I never got a chance to thank everyone here for coming to my party, and for the wonderful gifts -- mostly books and manga, and none of it I've read. Also, décor -- "lj user="matt_mcl"> got me a gorgeous stained-glass window display, and [livejournal.com profile] em_fish a lovely stauette.

There is also Star Ocean, though I am not sure yet if I should thank [livejournal.com profile] maidenofirisa and [livejournal.com profile] rougemacabre for such a dangerously addictive game ^_^
felis_ultharus: The Pardoner from the Canterbury Tales (Default)
So, to clarify, I think as usual the party will be kind of a drop-in, since afternoon is better for some, and evening for others. I was thinking about opening the doors around one in the afternoon on Sunday ^_^

I've been offline for the better of three days, the beginning of my usual internet detox period. If anything crucial has been happening, I apologize for not noticing.

Writing progresses. I'm trying to hold myself back to two pages a day -- that is, re-writing two, then editing them two to four times before progressing. This is the best way to ensure I don't force passages that shouldn't be rushed. It seems to be working -- my improvement in some areas is much greater than it usually is.

It also means I'll be able to integrate suggestions from my editors before I get too far in.

In the meantime -- with all the extra time that normally goes to writing and internet -- I'm reading Beowulf and trying to muddle through the Anglo-Saxon without cheating by looking at Seamus Heaney's translation.

I find that by drawing on archaic English vocabulary, my intermediate (and very rusty) German, and knowledge of the runes, I can sometimes get the gist of a sentence. I've also been able to figure out some words from context, like ymb (around) and ellen (force or power).

I'm also about halfway through the poaching sidequest in Final Fantasy Tactics, which has made my characters too powerful for any of the story-battles to last more than a minute.
felis_ultharus: The Pardoner from the Canterbury Tales (Default)
I was an absolute zombie yesterday -- I wasn't feeling well, and lack of sleep finally caught up to me. I slept for about 14 hours. I can't remember the last time I did that.

Today I've been taking it easy -- a lot of writing, some reading, but little else.

Replaying Final Fantasy Tactics again. The poaching sidequest is one of those aspects of their pop culture that has me wondering about the Japanese.

I mean, it starts off normally enough -- the object is to collect and breed creatures that fight for you. Fair enough -- seems to be an attempt to jump on the Pokémon bandwagon.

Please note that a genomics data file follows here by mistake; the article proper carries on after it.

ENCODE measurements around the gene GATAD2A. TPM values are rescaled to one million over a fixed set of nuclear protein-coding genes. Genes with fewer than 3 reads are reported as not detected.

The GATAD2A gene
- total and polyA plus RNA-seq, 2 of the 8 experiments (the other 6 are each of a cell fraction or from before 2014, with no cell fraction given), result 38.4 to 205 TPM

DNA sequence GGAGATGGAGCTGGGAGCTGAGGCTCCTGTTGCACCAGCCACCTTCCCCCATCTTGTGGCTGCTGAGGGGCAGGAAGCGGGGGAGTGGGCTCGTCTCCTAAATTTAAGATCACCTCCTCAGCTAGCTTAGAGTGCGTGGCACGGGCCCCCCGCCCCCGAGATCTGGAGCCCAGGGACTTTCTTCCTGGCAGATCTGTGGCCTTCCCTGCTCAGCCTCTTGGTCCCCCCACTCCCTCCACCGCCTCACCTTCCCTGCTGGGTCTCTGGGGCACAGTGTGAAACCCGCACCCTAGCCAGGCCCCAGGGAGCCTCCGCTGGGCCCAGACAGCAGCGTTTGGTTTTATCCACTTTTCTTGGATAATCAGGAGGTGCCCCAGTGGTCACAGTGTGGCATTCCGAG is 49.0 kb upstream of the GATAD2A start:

But then they have you flay your creatures alive and trade their pelts for items. This is particularly disturbing, as several of the species are clearly sentient. Both the goblins and piscodaemons wear clothes, for instance, when you find them in the wild.

On the scale of disturbing Japanese pop culture, I think that one has to be high.
felis_ultharus: The Pardoner from the Canterbury Tales (Default)
I'll have a more serious update some time this weekend. I first wanted to wish happy Ostara/Equinox to everyone who celebrates it ^_^

This week, I went to Toronto overnight, and pored over old trial records. Nothing much was there -- these were ordinary people, their crimes uncontroversial, and they were dispensed with quickly.

Still, I got some information that can help reconstruct the circumstances: names of witnesses, for example, which help create a sense of the context of the crime. It's enough that I can probably say what what happened in two of the trials.

While I was going to Toronto to look up these very serious and real trials, I spent much of the train-ride playing the very strange courtroom-drama game, Phoenix Wright 4 (or, I guess, technically Ace Attorney 4).

Spoiler-laden review follows -- don't read if you intend to play this game )
felis_ultharus: The Pardoner from the Canterbury Tales (Default)
Yesterday not only broke the record for snowfall in Montreal on December 3, it actually doubled the record. It's a blizzard out there, and quite beautiful ^_^

I've spent these past couple of days quietly indoors for the most part, though I have been out in it a few times. I've been working on more poetry, and a fourth short story (after re-writing my first).

I also beat Dirge of Cerberus, which is -- well, not the most homoerotic video game out there, but makes the top ten thanks to a single scene after the second-to-last battle. Someone should probably have told Squaresoft the slashiness in those shooting games was supposed to stay subtext. Everybody's supposed to pretend that the big men pumping their big guns isn't supposed to have any hidden meaning.

I wonder if that's part of why the game got such bad reviews? Their target audience they were aiming for out here is mostly straight, male, and nervous, after all.